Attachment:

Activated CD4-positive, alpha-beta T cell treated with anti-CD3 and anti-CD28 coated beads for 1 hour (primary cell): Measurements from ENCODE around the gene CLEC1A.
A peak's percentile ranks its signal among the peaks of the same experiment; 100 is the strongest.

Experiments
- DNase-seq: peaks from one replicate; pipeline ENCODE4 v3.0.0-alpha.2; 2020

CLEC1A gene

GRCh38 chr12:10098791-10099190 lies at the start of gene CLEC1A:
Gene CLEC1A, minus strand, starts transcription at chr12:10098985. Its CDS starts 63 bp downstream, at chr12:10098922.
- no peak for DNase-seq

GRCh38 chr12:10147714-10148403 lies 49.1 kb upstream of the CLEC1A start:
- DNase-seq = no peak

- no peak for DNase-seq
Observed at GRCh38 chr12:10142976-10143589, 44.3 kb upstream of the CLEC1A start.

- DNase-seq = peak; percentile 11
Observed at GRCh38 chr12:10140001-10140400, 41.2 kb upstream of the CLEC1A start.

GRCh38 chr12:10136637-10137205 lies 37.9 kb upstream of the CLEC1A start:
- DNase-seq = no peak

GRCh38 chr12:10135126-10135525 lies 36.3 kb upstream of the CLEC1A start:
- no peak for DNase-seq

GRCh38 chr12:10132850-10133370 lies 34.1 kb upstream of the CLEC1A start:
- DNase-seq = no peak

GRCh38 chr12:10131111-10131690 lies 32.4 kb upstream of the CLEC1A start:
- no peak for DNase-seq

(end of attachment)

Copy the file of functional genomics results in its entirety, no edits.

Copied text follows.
Activated CD4-positive, alpha-beta T cell treated with anti-CD3 and anti-CD28 coated beads for 1 hour (primary cell): Measurements from ENCODE around the gene CLEC1A.
A peak's percentile ranks its signal among the peaks of the same experiment; 100 is the strongest.

Experiments
- DNase-seq: peaks from one replicate; pipeline ENCODE4 v3.0.0-alpha.2; 2020

CLEC1A gene

GRCh38 chr12:10098791-10099190 lies at the start of gene CLEC1A:
Gene CLEC1A, minus strand, starts transcription at chr12:10098985. Its CDS starts 63 bp downstream, at chr12:10098922.
- no peak for DNase-seq

GRCh38 chr12:10147714-10148403 lies 49.1 kb upstream of the CLEC1A start:
- DNase-seq = no peak

- no peak for DNase-seq
Observed at GRCh38 chr12:10142976-10143589, 44.3 kb upstream of the CLEC1A start.

- DNase-seq = peak; percentile 11
Observed at GRCh38 chr12:10140001-10140400, 41.2 kb upstream of the CLEC1A start.

GRCh38 chr12:10136637-10137205 lies 37.9 kb upstream of the CLEC1A start:
- DNase-seq = no peak

GRCh38 chr12:10135126-10135525 lies 36.3 kb upstream of the CLEC1A start:
- no peak for DNase-seq

GRCh38 chr12:10132850-10133370 lies 34.1 kb upstream of the CLEC1A start:
- DNase-seq = no peak

GRCh38 chr12:10131111-10131690 lies 32.4 kb upstream of the CLEC1A start:
- no peak for DNase-seq